Refurbishing the Interior of Power Car 91
In Car 91 the original ‘coffee pot’ parquetry of the 1930s has been carefully replicated or restored, as appropriate. What was not obvious before starting was the effect of current legislation against fire. Varnish coverings must comply with the new standards, and this requires some experimentation to make sure that the expected deep shine of the fresh woodwork will also comply with the new standards. This has proved a problem across the wide range of humidity and temperature that railway vehicles must accept. So getting a resilient, compliant surface that offers the expected deep shine has taken time. This typifies the project – it all takes time!
The new kitchen in Car 85
As the concept of the Brighton Belle restored to the main line is to offer fine dining, then a splendid kitchen is a prerequisite. Thus former third saloon Car 85, whose interior was much damaged by water ingress, has had a kitchen installed in one saloon, with the other saloon restored to Art Deco glory. Here is the modern kitchen, with the gas-fired burners under the cardboard. Next door, kitchen to kitchen will be Car Doris, so the two kitchens will work together to be able to serve 175 people a splendid meal to remember in opulent Pullman surroundings whilst gliding through the Garden of England. Sounds good, doesn’t it?
The problems of Car Doris
If you were not convinced that restoring this train is deeply expensive, difficult and time consuming, then this story may convince you. This is the shell of first class saloon Car Doris. Said to be in ‘reasonable’ condition, this was hardly the case. The interior was half stuffed with asbestos, and significant parts of the metalwork resembled lace! Filler and a spot of paint is not acceptable for 90mph capability trains, so any substandard material had to be cut out and replaced with solid stuff before the whole was mounted on a ‘tonka’ underframe to take its B5 bogies. Most of this has happened. The floor is now in, and restoration of the truly splendid interior begins.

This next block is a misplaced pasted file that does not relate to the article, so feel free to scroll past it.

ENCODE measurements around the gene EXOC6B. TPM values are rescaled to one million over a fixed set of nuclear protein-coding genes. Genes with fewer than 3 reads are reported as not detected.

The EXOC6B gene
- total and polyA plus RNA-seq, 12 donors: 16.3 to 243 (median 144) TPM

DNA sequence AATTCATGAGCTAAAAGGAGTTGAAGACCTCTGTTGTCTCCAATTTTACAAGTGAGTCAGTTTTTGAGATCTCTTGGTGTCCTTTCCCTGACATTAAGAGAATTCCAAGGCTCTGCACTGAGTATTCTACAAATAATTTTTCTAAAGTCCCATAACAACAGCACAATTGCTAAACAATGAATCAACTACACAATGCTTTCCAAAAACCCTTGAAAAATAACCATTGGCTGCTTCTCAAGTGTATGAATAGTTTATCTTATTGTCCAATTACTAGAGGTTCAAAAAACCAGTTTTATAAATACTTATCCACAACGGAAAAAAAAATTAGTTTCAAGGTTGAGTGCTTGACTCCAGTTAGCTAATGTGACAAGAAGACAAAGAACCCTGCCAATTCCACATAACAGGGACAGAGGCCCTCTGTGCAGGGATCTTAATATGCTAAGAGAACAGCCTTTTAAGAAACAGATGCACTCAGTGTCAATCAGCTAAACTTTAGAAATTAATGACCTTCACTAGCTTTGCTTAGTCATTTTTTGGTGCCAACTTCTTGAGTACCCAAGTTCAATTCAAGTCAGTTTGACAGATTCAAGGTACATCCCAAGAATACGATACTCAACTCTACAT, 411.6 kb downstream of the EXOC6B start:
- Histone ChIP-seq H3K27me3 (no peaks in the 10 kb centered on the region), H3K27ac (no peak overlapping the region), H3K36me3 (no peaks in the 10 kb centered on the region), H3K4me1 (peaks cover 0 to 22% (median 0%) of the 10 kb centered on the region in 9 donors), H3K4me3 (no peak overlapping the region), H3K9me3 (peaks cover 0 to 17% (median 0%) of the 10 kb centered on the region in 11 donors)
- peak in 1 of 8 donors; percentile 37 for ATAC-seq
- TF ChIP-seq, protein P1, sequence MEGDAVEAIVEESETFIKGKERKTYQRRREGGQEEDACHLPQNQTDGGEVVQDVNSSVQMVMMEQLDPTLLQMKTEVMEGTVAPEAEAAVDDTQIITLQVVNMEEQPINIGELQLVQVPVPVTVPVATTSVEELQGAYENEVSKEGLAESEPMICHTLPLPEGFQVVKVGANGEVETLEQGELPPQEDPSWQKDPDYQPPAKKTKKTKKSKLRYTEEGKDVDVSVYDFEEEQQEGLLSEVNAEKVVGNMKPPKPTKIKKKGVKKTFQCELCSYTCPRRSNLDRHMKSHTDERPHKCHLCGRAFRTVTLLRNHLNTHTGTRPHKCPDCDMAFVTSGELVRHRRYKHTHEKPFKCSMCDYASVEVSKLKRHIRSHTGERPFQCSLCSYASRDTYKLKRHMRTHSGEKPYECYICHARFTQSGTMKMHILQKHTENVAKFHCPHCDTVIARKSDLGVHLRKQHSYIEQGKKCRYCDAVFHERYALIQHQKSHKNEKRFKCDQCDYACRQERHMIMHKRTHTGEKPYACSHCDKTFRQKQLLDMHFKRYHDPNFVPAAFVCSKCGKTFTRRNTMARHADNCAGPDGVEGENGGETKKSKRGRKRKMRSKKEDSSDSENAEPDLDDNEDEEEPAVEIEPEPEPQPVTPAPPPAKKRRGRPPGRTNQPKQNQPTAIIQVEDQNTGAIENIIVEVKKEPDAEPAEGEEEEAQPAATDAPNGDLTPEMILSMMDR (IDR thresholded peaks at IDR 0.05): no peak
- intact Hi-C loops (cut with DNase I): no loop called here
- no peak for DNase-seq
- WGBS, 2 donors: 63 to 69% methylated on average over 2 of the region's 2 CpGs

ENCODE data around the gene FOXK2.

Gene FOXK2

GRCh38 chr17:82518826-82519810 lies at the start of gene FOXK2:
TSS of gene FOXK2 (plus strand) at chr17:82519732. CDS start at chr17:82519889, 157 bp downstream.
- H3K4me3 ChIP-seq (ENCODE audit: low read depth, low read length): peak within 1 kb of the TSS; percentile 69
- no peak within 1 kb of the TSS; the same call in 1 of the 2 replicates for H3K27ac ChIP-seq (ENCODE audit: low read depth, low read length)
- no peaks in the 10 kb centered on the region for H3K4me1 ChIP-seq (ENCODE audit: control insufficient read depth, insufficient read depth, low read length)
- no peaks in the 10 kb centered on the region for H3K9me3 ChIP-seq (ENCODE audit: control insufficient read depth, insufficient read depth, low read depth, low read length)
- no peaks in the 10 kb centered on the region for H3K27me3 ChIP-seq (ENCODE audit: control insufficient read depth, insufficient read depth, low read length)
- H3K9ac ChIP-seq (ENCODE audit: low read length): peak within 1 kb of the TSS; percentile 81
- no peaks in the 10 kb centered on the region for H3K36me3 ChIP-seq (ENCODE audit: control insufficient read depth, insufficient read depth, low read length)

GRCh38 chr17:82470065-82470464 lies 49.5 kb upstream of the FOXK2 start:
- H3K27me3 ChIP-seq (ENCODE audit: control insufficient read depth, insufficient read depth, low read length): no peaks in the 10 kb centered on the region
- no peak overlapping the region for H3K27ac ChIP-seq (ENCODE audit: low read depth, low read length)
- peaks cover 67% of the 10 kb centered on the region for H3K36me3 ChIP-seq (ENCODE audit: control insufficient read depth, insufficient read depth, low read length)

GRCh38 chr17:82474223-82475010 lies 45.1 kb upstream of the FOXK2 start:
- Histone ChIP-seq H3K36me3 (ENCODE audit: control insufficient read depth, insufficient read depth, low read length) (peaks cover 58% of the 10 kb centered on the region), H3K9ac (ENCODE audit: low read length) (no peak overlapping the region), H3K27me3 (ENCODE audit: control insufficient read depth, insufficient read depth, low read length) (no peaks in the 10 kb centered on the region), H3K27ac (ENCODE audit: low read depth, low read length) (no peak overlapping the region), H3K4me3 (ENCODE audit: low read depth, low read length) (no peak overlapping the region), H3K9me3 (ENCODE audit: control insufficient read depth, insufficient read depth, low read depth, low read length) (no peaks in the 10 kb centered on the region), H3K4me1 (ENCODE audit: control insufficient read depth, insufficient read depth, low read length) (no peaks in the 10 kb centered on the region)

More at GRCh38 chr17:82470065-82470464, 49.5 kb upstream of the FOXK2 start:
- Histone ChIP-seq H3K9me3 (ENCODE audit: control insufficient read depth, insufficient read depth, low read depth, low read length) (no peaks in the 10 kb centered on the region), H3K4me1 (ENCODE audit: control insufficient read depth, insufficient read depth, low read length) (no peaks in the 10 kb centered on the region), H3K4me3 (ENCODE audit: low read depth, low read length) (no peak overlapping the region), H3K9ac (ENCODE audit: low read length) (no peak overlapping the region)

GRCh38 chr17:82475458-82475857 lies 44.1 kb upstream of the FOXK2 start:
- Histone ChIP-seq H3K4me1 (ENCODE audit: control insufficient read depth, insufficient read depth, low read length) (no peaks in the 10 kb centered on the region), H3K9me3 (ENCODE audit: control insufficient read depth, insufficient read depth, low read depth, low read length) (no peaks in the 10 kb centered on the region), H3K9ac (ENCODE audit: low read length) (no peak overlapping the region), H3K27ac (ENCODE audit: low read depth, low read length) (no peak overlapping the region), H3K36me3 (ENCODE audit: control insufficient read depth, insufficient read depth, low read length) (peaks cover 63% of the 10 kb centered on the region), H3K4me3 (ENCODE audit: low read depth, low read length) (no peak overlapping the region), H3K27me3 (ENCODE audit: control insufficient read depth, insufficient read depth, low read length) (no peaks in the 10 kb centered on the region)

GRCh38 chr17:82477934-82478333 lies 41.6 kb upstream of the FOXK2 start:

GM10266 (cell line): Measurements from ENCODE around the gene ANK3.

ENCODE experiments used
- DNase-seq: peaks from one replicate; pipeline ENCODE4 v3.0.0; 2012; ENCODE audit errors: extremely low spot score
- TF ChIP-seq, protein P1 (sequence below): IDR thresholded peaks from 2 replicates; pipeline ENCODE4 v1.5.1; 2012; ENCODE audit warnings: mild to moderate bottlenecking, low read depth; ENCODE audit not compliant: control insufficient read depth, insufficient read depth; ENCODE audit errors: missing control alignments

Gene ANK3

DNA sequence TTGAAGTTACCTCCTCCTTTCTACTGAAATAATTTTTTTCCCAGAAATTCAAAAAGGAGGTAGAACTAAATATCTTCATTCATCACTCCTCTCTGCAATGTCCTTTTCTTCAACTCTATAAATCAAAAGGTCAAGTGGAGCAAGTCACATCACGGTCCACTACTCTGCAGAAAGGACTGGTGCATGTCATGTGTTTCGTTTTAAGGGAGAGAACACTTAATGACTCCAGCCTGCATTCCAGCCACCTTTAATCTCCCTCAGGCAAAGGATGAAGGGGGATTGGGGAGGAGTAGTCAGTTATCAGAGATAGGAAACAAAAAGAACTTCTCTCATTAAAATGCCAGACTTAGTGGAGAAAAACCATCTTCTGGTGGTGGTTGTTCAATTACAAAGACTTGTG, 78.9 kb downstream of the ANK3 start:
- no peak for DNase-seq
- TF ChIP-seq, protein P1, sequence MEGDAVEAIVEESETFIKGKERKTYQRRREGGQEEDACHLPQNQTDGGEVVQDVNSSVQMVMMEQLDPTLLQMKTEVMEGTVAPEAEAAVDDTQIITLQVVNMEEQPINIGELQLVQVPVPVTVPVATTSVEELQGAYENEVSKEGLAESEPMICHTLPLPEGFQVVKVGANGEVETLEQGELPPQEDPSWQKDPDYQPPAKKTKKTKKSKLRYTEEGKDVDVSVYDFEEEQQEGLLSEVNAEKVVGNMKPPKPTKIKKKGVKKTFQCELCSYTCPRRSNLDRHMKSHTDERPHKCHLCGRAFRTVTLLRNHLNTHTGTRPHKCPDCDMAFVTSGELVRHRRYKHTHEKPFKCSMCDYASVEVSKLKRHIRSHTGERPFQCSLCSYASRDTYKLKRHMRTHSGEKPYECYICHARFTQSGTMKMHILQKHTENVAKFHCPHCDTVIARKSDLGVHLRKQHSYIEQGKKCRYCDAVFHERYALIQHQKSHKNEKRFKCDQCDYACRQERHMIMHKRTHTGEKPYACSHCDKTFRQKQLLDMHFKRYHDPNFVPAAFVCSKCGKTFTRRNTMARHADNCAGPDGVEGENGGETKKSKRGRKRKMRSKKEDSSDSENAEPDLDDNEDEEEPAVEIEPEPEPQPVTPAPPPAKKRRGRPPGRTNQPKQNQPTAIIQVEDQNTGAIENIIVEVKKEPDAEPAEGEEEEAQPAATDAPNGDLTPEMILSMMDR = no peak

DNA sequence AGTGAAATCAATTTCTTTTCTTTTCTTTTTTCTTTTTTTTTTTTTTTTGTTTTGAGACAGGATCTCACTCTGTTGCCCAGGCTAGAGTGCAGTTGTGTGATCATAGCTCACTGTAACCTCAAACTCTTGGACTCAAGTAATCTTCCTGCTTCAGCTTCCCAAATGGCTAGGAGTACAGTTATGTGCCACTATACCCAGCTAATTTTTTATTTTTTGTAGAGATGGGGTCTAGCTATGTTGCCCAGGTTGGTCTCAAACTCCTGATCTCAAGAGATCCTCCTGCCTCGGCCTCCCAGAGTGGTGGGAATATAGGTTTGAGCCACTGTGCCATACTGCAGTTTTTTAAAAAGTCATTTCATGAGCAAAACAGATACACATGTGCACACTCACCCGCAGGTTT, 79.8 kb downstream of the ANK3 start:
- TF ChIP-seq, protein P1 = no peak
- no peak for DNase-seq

Getting the wires crossed
This is Car 88, and for those who are familiar it hasn’t changed very much at all for quite a long time – except that its interior is coming along rather rapidly. The problem is hidden from view. Perhaps the most difficult task to deal with has been the electrical side. Apart from the maxim that you take no chances were electricity is concerned, it is hardly surprising that todays safety bodies are clear that 1930s wiring is not welcome, and that the whole train must conform to the latest safety standards. So what’s been happening is all ‘behind the scenes’. The entire electrical system has had to be replanned and then replaced – and to the very highest standard. Guess what – this all takes time!
Accommodating the mobility impaired
Car 91 is the other Pullman power car, and it can be seen, with underfame and bogie spigot, ready for the ex CIG BR Mk6 power bogies to but placed underneath. The interior of this car is progressing well, as can be glimpsed through the windows. The electrical wiring is what is taking the time. Some unusual changes have been needed for this car. Note that it has an end window – unusual in a Pullman. The loo has had to be moved to the front of the car, as it was decided that this would be where we would invite the mobility impaired to travel with us. As a result the loo’s in the front and an extra bay of seats has been added at the back – and that is unusual! The decision was also taken to make the lot retention toilets too.